The concept of Support Vector Machines (SVM) was introduced in the context of pattern recognition and machine learning in 1979 by Vapnik & Chervonenkis. A SVM is a powerful tool for highdimensional, linear and non-linear data science problems. It is always a good choice to consider a SVM for classification and regression tasks due to its high customizability and settings options. However, the search procedure for critical parameter is more complex compared to the RF.
Let us have a look at the basic concepts of a supervised SVM implementation for a classification task.
Consider a set of labelled training samples \(X\), e.g., pixels of an RS image. Each sample is a single vector in the feature space, e.g., one grey scale value for each of the 11 spectral bands of a Landsat 8 scene gives a vector with dimensions \(1\times8\). The concept of a SVM is based on an optimal linear separating hyperplane that is fitted to the training samples of two classes within this multidimensional feature space. Thereby, the optimization problem that has to be solved is aiming at a maximization of the margins between this hyperplane and the closest training samples, the so-called and name giving Support Vectors. Only those Support Vectors are needed to describe the hyperplane mathematically exact, vectors farther from the hyperplane remain hidden. The following figure shows a hyperplane separating two classes in two-dimensional space, e.g. Band 3 on the x-axis and Band 4 on the y-axis:
This wide and empty border area surrounding the hyperplane should ensure that new vectors, which are not in our training dataset, i.e., pixels in RS imagery, will be classified as reliably as possible in a later prediction process.
Ok, the classification problem in the figure above is very easy to solve linearly. However, the condition of linear separability is generally not met in real-life data. In the case of non-linear separable samples, the SVM needs a so-called kernel. A kernel is actually a function, which maps the data into a higher dimensional space where the data is separable. There are several of these kernels, such as linear, polynomial, radial basis and sigmoid kernels, with the radial basis function (RBF) kernel most commonly used for non-linear problems. In doing so, even the most nested training samples become linear separable and the hyperplane can be determined. After a transformation back into the initial lower-dimensional space, this linear hyperplane can become a non-linear or even un-connected hypersurface:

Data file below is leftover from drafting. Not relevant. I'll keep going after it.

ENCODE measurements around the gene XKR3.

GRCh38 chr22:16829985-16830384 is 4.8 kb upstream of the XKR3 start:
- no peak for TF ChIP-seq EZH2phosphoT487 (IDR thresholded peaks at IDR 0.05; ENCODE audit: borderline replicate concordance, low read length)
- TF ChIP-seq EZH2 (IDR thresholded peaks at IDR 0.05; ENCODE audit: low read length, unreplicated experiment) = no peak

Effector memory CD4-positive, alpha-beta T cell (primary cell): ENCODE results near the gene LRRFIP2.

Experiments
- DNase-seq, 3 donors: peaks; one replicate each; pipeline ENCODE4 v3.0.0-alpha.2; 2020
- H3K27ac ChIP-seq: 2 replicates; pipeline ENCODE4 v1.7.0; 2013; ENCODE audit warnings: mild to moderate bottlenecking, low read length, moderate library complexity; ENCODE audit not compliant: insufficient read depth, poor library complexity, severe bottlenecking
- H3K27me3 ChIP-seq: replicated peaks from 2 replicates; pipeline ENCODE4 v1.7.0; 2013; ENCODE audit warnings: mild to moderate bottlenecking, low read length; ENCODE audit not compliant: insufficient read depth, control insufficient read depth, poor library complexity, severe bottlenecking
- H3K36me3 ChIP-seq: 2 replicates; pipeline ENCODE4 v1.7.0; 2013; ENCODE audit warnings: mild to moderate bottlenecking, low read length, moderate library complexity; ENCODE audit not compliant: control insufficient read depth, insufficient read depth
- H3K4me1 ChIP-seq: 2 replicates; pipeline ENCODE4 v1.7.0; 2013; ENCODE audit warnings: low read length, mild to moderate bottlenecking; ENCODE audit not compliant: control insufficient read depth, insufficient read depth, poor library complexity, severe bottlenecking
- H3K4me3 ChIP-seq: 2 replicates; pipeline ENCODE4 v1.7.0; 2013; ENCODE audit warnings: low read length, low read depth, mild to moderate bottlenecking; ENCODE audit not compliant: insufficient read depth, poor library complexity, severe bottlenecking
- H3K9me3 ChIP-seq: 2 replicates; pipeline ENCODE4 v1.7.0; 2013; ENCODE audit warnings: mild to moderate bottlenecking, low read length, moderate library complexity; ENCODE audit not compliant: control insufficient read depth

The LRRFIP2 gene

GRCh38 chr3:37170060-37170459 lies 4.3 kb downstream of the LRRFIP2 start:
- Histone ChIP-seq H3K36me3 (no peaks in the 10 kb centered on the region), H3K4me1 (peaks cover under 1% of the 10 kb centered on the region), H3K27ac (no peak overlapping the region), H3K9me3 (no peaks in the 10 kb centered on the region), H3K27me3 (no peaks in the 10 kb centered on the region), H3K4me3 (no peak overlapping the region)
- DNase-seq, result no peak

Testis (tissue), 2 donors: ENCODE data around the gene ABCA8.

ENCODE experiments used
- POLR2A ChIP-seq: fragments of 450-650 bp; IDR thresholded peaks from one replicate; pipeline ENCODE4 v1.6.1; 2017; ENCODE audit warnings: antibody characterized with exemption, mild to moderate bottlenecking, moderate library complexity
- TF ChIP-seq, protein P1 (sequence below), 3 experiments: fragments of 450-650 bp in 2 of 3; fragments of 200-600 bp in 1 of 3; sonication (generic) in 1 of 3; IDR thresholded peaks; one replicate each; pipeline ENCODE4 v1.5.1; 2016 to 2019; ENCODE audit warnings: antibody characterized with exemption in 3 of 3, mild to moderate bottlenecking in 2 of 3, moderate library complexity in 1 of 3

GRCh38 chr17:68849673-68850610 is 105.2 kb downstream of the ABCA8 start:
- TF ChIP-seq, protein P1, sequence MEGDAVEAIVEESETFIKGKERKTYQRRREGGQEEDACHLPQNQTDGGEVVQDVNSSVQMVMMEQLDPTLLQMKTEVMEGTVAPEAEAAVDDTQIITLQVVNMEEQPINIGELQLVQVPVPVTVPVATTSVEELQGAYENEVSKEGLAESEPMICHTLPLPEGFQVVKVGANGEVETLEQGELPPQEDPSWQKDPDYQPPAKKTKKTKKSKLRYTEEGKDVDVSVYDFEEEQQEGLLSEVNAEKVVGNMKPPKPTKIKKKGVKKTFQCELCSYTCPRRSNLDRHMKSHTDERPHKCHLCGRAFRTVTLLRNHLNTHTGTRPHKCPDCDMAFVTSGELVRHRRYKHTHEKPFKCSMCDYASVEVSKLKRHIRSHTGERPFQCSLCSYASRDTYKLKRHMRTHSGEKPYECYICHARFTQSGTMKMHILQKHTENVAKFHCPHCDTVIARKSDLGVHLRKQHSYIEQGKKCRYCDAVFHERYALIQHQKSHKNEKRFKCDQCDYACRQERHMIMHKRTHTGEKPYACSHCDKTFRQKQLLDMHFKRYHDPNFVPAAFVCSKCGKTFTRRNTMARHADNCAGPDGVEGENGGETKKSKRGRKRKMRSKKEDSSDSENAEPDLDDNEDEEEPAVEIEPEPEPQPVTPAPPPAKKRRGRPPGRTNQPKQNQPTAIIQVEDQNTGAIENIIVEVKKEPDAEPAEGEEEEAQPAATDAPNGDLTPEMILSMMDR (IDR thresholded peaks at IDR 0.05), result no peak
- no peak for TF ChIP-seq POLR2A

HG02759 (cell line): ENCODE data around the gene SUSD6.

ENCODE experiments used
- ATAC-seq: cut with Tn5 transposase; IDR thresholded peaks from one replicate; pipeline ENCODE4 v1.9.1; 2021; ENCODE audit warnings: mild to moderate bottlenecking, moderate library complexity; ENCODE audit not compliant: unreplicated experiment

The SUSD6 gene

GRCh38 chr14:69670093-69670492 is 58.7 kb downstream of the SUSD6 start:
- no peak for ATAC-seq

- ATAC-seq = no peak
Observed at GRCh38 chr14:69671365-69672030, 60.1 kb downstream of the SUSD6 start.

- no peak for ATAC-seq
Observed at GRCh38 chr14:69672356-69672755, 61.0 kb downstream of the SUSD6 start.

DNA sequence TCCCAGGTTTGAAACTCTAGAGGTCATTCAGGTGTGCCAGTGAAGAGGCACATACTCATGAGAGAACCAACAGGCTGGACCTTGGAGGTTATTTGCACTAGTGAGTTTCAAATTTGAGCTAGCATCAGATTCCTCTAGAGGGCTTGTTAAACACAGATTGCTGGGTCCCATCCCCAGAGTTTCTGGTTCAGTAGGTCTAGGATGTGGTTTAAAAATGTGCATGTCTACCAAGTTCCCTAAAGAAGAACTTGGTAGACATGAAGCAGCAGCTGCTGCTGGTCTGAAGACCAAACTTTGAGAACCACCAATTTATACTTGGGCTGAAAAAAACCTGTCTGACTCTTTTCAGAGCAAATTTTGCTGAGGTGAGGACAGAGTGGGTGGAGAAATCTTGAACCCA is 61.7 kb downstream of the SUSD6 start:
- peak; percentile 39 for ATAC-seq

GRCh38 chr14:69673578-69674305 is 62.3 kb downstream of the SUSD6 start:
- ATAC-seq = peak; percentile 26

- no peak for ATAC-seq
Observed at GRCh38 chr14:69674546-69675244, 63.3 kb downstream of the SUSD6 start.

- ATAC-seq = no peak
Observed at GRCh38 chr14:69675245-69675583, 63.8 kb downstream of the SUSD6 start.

In the context of Remote Sensing, binary classification problems are not common. There are several approaches to solve multi-class problems, the most frequently used approach is the one-against-one rule, which is also implemented in the e1071 package we use in the next section. According to this one-against-one approach, a binary classifier is trained for each pair-wise class combination, and the most frequently assigned class label is assigned in the end.
Regularisation parameter \(C\): As the hyperplane can be of arbitrary dimensionality, it could be fitted perfectly to match the training dataset. However, this would result in extreme overfitting. To regularisation parameter C allows the SVM to misclassify individual samples, but at the same time punish them. Large C values cause the hyperplane margin to shrink, which may help to increase the amount of correctly classified samples. Conversely, a small C value will result in a larger-margin hyperplane, leading to lower punishments and maybe more misclassified samples.
Kernel parameter gamma \(\gamma\): This parameter defines how far the influence of a single training sample reaches, i.e., its radius of influence. Low values mean “far”, and high values mean “close”. The model performance is quite sensitive to this parameter: when gamma is too large, the radii of influence of the SVs are too small and only affect the SVs itself, making the regularisation with C impossible and thus lead to overfitting. When gamma is too small, the model is too constrained and may not be capable to capture the complexity of our training dataset.
Parameter epsilon \(\varepsilon\) (only in regressions): The epsilon parameter is an additional value of tolerance where no penalty is given to errors. The larger epsilon is, the larger errors you allow in your model. When epsilon is zero, all errors will be penalized.